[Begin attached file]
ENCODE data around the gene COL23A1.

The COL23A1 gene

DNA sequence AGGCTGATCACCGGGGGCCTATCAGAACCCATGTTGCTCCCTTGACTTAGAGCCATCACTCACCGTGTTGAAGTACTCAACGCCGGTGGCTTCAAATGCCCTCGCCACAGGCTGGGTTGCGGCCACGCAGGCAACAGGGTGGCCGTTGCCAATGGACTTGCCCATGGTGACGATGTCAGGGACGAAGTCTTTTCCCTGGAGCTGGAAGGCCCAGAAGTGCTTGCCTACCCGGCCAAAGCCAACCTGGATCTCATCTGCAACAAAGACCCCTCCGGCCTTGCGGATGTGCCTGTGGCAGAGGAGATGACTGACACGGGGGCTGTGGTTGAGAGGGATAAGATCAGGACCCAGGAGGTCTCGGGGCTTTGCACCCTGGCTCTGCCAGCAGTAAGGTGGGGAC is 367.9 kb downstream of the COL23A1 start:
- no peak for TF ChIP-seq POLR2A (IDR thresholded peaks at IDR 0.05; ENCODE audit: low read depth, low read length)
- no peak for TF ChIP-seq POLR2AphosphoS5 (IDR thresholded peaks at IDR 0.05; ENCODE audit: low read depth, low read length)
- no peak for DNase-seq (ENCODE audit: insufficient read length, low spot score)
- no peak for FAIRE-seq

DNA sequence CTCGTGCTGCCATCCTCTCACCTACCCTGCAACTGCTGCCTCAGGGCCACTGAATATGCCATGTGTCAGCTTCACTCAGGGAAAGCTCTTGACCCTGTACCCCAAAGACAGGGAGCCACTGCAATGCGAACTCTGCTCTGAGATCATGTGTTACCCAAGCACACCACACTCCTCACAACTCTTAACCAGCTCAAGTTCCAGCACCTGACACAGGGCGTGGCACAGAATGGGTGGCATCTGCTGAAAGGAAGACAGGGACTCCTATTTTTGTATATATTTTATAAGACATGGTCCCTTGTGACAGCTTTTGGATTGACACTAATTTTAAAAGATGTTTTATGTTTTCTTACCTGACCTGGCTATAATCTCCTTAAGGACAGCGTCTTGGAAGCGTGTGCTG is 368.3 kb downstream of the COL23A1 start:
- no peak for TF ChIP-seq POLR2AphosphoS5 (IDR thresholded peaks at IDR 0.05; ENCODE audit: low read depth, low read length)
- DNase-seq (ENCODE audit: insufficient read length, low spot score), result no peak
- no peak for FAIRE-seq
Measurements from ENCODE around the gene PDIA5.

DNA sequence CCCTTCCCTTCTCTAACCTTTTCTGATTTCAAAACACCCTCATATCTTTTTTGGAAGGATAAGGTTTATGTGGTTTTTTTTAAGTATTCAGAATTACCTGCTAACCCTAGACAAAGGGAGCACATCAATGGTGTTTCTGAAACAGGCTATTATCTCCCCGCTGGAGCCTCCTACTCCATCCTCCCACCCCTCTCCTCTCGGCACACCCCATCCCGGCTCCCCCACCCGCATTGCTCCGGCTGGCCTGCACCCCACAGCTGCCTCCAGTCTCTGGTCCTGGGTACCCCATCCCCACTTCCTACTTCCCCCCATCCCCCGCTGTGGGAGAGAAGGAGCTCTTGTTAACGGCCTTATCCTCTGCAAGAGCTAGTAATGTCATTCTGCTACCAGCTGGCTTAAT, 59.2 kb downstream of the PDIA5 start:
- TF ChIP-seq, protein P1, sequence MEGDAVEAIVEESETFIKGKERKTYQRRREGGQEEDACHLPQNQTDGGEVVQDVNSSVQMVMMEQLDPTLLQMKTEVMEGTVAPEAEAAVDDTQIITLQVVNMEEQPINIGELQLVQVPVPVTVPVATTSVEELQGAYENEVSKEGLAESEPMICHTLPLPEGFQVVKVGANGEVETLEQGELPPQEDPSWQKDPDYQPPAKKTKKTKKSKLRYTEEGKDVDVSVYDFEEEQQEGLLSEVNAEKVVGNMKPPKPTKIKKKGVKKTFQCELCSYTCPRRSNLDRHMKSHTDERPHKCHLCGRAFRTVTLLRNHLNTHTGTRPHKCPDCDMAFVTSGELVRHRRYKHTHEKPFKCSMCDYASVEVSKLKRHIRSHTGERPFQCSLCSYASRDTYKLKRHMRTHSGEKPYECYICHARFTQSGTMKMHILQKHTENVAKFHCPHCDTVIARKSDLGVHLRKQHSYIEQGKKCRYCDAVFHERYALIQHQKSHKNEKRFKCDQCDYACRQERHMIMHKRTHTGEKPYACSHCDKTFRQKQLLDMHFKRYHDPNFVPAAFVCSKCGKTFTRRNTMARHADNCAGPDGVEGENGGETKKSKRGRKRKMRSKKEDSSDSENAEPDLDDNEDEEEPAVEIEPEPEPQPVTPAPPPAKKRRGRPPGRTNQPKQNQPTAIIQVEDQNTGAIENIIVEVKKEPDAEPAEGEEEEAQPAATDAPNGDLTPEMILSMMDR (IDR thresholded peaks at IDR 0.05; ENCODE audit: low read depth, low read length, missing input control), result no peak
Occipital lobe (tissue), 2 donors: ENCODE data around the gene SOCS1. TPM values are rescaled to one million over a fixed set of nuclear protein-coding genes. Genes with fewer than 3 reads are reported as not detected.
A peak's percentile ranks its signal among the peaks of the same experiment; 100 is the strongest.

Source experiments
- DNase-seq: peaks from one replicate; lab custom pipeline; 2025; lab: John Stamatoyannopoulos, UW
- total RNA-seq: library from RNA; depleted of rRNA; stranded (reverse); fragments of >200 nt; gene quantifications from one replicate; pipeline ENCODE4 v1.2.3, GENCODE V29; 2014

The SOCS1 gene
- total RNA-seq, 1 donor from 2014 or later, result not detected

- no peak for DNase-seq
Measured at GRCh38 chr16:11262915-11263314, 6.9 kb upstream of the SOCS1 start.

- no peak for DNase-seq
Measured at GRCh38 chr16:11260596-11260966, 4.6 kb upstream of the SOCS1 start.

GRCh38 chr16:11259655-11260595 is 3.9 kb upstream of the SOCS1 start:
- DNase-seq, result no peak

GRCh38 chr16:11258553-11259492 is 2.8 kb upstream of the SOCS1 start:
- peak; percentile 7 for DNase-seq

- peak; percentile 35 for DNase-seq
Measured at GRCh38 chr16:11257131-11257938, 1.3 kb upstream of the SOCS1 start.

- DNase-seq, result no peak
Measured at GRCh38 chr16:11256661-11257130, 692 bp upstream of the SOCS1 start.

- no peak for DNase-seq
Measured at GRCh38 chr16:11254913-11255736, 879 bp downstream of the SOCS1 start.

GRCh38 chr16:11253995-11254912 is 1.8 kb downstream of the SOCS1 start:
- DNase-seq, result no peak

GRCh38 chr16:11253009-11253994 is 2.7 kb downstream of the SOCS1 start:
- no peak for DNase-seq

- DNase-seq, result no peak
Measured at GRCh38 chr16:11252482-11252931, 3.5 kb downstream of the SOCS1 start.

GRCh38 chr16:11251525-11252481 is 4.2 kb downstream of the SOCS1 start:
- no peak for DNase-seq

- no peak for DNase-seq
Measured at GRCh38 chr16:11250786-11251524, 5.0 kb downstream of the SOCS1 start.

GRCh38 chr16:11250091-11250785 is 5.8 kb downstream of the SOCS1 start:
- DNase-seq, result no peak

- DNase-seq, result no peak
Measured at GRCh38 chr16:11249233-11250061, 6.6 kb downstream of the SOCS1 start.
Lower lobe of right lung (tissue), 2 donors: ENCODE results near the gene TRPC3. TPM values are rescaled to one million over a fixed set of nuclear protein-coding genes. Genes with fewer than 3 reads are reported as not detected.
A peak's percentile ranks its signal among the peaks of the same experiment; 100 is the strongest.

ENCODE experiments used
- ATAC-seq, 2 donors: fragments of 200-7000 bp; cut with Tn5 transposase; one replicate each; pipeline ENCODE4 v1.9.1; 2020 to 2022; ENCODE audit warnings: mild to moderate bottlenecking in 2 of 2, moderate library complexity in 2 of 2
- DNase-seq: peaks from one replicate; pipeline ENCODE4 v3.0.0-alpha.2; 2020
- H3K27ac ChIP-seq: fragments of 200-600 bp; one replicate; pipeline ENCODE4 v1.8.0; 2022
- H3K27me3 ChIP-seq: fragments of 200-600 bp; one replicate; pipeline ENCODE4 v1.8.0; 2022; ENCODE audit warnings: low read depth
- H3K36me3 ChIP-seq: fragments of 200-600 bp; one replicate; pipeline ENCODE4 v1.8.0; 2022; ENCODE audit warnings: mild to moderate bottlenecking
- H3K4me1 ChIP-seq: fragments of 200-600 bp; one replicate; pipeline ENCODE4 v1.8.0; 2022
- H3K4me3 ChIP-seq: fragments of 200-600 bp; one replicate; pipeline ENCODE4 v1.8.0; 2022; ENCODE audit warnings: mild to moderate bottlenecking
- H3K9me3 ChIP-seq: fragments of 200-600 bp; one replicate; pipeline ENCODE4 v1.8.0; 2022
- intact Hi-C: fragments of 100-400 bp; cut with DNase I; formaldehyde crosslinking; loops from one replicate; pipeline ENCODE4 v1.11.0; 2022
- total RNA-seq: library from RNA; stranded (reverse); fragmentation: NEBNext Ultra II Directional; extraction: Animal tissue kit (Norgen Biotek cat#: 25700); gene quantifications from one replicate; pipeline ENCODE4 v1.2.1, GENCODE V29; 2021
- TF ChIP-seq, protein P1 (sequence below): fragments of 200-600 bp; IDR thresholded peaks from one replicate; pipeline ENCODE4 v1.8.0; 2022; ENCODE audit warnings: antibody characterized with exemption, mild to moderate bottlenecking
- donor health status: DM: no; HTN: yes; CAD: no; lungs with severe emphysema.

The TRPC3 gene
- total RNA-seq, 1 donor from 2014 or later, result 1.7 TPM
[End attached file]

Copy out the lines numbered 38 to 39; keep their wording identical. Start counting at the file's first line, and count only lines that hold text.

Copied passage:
GRCh38 chr16:11253009-11253994 is 2.7 kb downstream of the SOCS1 start:
- no peak for DNase-seq